If we didn’t love Gavin, our hearts wouldn’t be broken

I realize that this post is unnecessary because I don’t really have anything to prove to anyone.  Having said that, in the event that Gavin does read this Blogger at some point, I want to make a few things very clear. 

Lizze and I love Gavin very, very much.  For the first 10 years of his life, we did everything we possibly could for him and still do to this day. 

Things however, have changed because Gavin’s behaviors present unique problems within our household. Having said that, we view Gavin and his behaviors as two separate things. 

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It’s not Gavin’s fault that any of these things are a part of his life. 

I’ve prayed countless times to take his burden away and carry it myself.  Unfortunately, I can’t do that.  To make matters even more complicated, the behaviors associated with his conditions have worsened and treated the safety and wellbeing of everyone in the house.

While we don’t blame Gavin for being the way he is, we can’t ignore the impact his behaviors have on everyone in our house.

The unfortunate reality is that while we see Gavin separate from his conditions, we can’t separate him from his behaviors and the devastating impact they have.

At present here is the current list of health and mental health issues Gavin struggles with on a daily basis:

Mental Health Challenges:

ADHD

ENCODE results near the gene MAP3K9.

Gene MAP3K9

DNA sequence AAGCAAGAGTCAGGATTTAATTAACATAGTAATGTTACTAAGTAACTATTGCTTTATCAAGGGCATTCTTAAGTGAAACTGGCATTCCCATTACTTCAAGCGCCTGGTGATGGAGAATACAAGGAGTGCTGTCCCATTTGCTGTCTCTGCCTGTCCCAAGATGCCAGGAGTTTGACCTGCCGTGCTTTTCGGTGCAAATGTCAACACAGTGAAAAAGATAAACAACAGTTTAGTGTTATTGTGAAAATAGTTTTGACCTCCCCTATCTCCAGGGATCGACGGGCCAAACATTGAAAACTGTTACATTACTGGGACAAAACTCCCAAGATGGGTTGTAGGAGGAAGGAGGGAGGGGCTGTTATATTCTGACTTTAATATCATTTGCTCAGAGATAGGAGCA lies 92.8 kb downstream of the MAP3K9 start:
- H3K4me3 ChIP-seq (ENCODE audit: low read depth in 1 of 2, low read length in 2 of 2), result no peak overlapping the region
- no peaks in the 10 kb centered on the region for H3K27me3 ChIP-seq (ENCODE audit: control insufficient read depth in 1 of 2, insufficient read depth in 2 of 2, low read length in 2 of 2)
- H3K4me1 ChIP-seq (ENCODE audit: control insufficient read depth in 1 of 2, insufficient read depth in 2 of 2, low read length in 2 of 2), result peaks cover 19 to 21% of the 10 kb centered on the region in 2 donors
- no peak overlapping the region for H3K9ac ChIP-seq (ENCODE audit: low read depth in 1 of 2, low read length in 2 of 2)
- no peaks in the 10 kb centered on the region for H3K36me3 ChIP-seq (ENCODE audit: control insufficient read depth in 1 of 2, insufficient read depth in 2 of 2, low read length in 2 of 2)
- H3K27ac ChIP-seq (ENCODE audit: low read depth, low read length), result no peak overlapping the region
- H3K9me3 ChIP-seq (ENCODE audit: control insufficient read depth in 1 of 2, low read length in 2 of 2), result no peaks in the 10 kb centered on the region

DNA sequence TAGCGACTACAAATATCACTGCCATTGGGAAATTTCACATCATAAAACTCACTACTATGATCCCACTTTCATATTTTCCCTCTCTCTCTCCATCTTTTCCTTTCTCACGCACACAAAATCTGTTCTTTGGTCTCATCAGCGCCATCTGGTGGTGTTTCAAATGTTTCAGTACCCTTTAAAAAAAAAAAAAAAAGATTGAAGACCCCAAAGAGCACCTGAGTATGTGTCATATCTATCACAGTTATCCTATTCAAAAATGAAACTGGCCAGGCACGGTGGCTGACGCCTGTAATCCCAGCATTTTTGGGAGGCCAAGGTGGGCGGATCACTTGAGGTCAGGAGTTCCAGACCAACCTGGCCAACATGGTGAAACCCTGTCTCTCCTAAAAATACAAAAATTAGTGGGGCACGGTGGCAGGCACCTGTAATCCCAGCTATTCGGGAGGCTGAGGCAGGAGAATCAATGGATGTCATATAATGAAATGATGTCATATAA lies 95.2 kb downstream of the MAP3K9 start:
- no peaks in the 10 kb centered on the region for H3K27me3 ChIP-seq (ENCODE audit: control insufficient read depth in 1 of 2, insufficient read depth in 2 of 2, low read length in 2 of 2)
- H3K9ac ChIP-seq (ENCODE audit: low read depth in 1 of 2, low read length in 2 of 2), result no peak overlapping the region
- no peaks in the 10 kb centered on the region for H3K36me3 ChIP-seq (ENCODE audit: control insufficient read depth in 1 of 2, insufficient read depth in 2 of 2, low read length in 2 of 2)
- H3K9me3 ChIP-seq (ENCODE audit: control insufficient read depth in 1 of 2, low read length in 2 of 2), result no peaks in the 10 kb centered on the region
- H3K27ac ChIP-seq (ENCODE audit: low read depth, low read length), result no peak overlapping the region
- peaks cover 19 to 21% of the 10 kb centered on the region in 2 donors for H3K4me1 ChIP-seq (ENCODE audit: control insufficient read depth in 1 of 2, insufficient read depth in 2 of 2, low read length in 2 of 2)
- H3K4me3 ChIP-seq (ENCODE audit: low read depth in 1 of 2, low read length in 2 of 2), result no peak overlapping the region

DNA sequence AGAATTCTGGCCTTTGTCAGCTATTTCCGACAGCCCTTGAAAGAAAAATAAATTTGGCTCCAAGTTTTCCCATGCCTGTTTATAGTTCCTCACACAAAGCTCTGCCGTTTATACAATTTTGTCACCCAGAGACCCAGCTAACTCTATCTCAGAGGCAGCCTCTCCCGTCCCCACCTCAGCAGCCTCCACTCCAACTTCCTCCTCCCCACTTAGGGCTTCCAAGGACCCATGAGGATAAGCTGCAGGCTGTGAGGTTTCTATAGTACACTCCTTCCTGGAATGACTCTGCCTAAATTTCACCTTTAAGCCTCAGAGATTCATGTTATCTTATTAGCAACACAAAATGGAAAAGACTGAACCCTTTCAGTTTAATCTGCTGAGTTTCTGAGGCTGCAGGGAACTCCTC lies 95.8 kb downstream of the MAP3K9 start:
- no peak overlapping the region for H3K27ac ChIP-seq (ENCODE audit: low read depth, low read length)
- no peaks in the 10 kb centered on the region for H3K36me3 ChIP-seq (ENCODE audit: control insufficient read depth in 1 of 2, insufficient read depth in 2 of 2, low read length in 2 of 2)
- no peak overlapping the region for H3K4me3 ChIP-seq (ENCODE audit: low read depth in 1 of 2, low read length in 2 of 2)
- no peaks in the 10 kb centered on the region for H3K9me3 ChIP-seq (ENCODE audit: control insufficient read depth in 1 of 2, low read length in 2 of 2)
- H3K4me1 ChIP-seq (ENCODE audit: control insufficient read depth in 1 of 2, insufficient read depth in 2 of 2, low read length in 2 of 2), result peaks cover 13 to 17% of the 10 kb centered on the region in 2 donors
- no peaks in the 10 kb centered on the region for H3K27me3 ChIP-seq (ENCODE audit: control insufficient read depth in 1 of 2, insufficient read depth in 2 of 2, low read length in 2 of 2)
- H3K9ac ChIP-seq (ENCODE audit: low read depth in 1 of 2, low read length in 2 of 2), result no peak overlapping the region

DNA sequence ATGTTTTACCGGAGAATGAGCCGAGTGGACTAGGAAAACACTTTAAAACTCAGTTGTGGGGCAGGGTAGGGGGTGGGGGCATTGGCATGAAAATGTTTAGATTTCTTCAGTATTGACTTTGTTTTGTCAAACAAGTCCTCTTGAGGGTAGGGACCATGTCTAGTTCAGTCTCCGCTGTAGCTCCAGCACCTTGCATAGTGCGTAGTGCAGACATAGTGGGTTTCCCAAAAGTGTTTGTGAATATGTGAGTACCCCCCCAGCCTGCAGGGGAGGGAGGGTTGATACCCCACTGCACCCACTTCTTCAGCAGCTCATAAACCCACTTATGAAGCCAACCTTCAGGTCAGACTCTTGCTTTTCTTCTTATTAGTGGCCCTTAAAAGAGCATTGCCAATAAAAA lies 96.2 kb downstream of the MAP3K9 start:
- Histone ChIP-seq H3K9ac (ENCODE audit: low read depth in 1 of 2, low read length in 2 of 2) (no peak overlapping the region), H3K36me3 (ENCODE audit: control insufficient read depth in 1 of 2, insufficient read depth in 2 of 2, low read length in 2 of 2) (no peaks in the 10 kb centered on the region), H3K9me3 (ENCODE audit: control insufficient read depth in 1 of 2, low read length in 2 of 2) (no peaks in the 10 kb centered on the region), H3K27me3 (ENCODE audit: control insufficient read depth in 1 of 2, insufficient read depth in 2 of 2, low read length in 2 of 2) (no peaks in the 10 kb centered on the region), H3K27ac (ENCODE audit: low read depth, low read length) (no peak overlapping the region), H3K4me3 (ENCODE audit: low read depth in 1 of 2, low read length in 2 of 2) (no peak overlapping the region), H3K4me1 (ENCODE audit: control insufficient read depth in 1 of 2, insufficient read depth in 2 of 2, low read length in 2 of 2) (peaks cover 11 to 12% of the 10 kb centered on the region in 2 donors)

Aspergers
Bipolar disorder
Schizoaffective disorder
Oppositional defiance
Reactive attachment disorder
OCD
PICA

Physical Health Challenges:

Asthma
Epilepsy
Reflux
Common variable primary immunodeficiency
Autonomic disfunction/crisis
Neurological and muscular regression
Cognitive regression

Does that mean we don’t love him? Absolutely not. If we didn’t love him, we wouldn’t be struggling with everything surrounding this situation.  If we didn’t love him, we wouldn’t be trying to find him whatever help we can find, even if that help is in the form of residential care.  If we didn’t love him, we wouldn’t be pursuing every possible avenue, in order to help him have the brightest future possible. 

Gavin is more than just his behavioral problems. He’s a brilliant writer and a gifted artist, both skills we are trying our best to encourage and foster.

Gavin is very creative and can build just about anything out of Legos. He’s very intelligent and an “A”  student. 

He’s capable of doing very nice things for people and he never, ever complains about the hand, life has dealt him. 

I’m very proud of him and all he’s accomplished.